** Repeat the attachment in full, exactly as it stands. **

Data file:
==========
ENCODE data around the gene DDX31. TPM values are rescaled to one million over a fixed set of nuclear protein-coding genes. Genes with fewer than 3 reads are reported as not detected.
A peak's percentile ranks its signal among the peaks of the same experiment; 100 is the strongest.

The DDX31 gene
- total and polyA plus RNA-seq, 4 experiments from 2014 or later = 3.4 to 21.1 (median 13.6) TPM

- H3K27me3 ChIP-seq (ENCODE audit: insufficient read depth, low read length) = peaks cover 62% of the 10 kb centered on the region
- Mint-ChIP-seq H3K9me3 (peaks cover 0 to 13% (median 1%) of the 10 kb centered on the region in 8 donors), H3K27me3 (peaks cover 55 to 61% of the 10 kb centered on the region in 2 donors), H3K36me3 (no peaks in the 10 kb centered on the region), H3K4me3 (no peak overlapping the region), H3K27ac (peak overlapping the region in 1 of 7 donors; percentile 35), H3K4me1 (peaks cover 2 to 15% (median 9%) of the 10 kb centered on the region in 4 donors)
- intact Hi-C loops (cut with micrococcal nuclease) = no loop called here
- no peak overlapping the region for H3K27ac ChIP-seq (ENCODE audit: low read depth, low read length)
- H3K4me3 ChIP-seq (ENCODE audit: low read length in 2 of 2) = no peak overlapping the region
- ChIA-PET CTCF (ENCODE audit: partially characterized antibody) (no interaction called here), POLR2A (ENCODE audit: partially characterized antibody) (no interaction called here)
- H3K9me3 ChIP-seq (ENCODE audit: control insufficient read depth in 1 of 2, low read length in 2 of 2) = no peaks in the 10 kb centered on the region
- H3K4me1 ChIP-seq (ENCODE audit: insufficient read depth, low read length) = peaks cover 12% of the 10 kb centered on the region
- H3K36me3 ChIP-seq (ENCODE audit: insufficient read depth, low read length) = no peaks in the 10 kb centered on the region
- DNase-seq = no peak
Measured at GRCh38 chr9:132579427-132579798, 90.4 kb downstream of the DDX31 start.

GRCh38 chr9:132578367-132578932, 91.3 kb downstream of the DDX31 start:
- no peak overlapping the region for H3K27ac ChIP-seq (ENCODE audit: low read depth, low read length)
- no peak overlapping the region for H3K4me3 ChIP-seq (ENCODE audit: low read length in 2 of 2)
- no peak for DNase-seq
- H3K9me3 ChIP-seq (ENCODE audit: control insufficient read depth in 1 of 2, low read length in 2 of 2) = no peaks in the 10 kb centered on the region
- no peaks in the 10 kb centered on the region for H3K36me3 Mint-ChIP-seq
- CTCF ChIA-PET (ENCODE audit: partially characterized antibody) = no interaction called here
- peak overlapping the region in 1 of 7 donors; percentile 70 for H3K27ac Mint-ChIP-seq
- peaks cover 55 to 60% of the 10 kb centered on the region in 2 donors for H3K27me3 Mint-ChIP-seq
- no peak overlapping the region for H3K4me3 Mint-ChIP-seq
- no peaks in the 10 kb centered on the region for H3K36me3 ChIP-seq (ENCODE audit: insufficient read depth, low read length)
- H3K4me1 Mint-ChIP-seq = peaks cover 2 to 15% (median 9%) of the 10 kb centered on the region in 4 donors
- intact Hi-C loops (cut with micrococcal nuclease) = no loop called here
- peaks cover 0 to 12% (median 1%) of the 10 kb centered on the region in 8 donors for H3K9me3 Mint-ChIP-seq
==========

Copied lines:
ENCODE data around the gene DDX31. TPM values are rescaled to one million over a fixed set of nuclear protein-coding genes. Genes with fewer than 3 reads are reported as not detected.
A peak's percentile ranks its signal among the peaks of the same experiment; 100 is the strongest.

The DDX31 gene
- total and polyA plus RNA-seq, 4 experiments from 2014 or later = 3.4 to 21.1 (median 13.6) TPM

- H3K27me3 ChIP-seq (ENCODE audit: insufficient read depth, low read length) = peaks cover 62% of the 10 kb centered on the region
- Mint-ChIP-seq H3K9me3 (peaks cover 0 to 13% (median 1%) of the 10 kb centered on the region in 8 donors), H3K27me3 (peaks cover 55 to 61% of the 10 kb centered on the region in 2 donors), H3K36me3 (no peaks in the 10 kb centered on the region), H3K4me3 (no peak overlapping the region), H3K27ac (peak overlapping the region in 1 of 7 donors; percentile 35), H3K4me1 (peaks cover 2 to 15% (median 9%) of the 10 kb centered on the region in 4 donors)
- intact Hi-C loops (cut with micrococcal nuclease) = no loop called here
- no peak overlapping the region for H3K27ac ChIP-seq (ENCODE audit: low read depth, low read length)
- H3K4me3 ChIP-seq (ENCODE audit: low read length in 2 of 2) = no peak overlapping the region
- ChIA-PET CTCF (ENCODE audit: partially characterized antibody) (no interaction called here), POLR2A (ENCODE audit: partially characterized antibody) (no interaction called here)
- H3K9me3 ChIP-seq (ENCODE audit: control insufficient read depth in 1 of 2, low read length in 2 of 2) = no peaks in the 10 kb centered on the region
- H3K4me1 ChIP-seq (ENCODE audit: insufficient read depth, low read length) = peaks cover 12% of the 10 kb centered on the region
- H3K36me3 ChIP-seq (ENCODE audit: insufficient read depth, low read length) = no peaks in the 10 kb centered on the region
- DNase-seq = no peak
Measured at GRCh38 chr9:132579427-132579798, 90.4 kb downstream of the DDX31 start.

GRCh38 chr9:132578367-132578932, 91.3 kb downstream of the DDX31 start:
- no peak overlapping the region for H3K27ac ChIP-seq (ENCODE audit: low read depth, low read length)
- no peak overlapping the region for H3K4me3 ChIP-seq (ENCODE audit: low read length in 2 of 2)
- no peak for DNase-seq
- H3K9me3 ChIP-seq (ENCODE audit: control insufficient read depth in 1 of 2, low read length in 2 of 2) = no peaks in the 10 kb centered on the region
- no peaks in the 10 kb centered on the region for H3K36me3 Mint-ChIP-seq
- CTCF ChIA-PET (ENCODE audit: partially characterized antibody) = no interaction called here
- peak overlapping the region in 1 of 7 donors; percentile 70 for H3K27ac Mint-ChIP-seq
- peaks cover 55 to 60% of the 10 kb centered on the region in 2 donors for H3K27me3 Mint-ChIP-seq
- no peak overlapping the region for H3K4me3 Mint-ChIP-seq
- no peaks in the 10 kb centered on the region for H3K36me3 ChIP-seq (ENCODE audit: insufficient read depth, low read length)
- H3K4me1 Mint-ChIP-seq = peaks cover 2 to 15% (median 9%) of the 10 kb centered on the region in 4 donors
- intact Hi-C loops (cut with micrococcal nuclease) = no loop called here
- peaks cover 0 to 12% (median 1%) of the 10 kb centered on the region in 8 donors for H3K9me3 Mint-ChIP-seq